Biden is under pressure to forgive student debt. Here's why it's a racial issue.

Randi Richardson
·5 min read

President-elect Joe Biden is facing mounting pressure to extend student loan debt relief or forgive thousands of indebted dollars for the millions of people who had their loan payments suspended throughout the pandemic.

With payments expected to resume in the new year, action on this front could help many who are out of work or facing financial hardship. Such relief could have a significant impact beyond the pandemic for Black student loan borrowers who are regularly forced to take on higher debt loads to afford college.

Student loan debt hit a record $1.6 trillion among 45 million borrowers in February, and has only increased during the pandemic. Biden’s Plan for Education Beyond High School during his presidential campaign to forgive some student debt has recently gained notoriety as many have called for a complete forgiveness of all such debt.

More than 86 percent of Black students take out federal loans to attend four-year institutions compared to about 60 percent of white students, according to data from the National Center for Education Statistics. Student loan cancellation could have a sizable impact on the Black community and shrink the racial wealth gap.

“Structural racism creates a world where Black families are denied the ability to build wealth,” said Dominique Baker, an education policy professor at Southern Methodist University.

Households headed by white adults 25 to 40 years old have 12 times as much wealth as their Black counterparts, according to The Roosevelt Institute, a progressive think tank that focuses on economic equality. Eliminating student debt would narrow this gap to five times.

Black adults have an average of over 85 percent more debt than their white peers when starting their careers due largely to student loans, a disparity that grows by 6.7 percent annually, the authors of a study in Sage Journals concluded after controlling for family background and postsecondary paths.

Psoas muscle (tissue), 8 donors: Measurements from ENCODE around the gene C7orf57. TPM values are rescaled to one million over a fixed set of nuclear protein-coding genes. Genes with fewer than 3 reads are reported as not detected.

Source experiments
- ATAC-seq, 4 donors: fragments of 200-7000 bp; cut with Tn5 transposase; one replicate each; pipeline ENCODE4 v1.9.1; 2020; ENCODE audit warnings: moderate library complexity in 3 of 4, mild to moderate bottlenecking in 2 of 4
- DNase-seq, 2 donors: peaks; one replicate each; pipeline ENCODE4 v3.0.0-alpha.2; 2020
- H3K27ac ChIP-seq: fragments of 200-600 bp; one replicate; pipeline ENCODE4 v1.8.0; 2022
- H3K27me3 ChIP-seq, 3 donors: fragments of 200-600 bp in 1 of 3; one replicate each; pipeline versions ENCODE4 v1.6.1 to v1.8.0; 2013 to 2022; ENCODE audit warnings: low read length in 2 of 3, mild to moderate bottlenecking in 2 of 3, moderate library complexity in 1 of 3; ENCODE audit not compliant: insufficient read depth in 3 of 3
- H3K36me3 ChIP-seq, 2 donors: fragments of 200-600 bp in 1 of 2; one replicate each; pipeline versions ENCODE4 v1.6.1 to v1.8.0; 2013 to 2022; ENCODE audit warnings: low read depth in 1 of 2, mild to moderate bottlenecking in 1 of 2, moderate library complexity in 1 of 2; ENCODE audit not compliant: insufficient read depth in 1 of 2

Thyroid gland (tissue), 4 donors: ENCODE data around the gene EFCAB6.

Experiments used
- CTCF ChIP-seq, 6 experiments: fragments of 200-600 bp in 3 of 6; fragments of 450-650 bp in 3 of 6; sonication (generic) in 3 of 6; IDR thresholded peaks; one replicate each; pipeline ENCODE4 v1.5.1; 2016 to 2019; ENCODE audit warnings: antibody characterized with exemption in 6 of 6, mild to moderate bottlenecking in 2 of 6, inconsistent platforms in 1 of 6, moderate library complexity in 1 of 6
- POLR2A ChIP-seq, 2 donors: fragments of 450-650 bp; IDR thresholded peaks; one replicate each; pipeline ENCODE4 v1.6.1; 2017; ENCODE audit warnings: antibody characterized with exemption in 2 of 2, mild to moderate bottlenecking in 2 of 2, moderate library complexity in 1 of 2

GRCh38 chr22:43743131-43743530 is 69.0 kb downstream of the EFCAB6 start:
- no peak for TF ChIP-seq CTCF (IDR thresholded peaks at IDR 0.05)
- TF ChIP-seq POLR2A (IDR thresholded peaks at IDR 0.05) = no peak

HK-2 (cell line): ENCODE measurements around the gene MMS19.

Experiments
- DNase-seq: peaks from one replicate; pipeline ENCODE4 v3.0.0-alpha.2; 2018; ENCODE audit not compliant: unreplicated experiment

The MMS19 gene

This gap often results in Black students having fewer economic resources to finance their education, often turning to loans at a higher rate, Baker said.

A significant body of research shows that Black students rely on loans at a disproportionate rate than white students, they’re more likely to borrow, they borrow larger amounts and they struggle significantly more with repayment because they’re always one step behind white counterparts who tend to have more access to various forms of wealth, Baker said.

Baker noted the irony in telling young people that the path toward economic prosperity comes with higher education, even though student debt can be a life-long burden.

Jae Crawford, a junior at Brown University, was raised by a single mother of three who works as a public school teacher in Florida. She said her mother still owes about $50,000 in student loan debt and another $30,000 in medical bills.

“I’ve spent many nights worrying about finances and paying for college,” Crawford said

Related: “I feel like I’m stuck in it until I die,” a Nevada father says of the debt he and his wife owe after helping their children pay for college.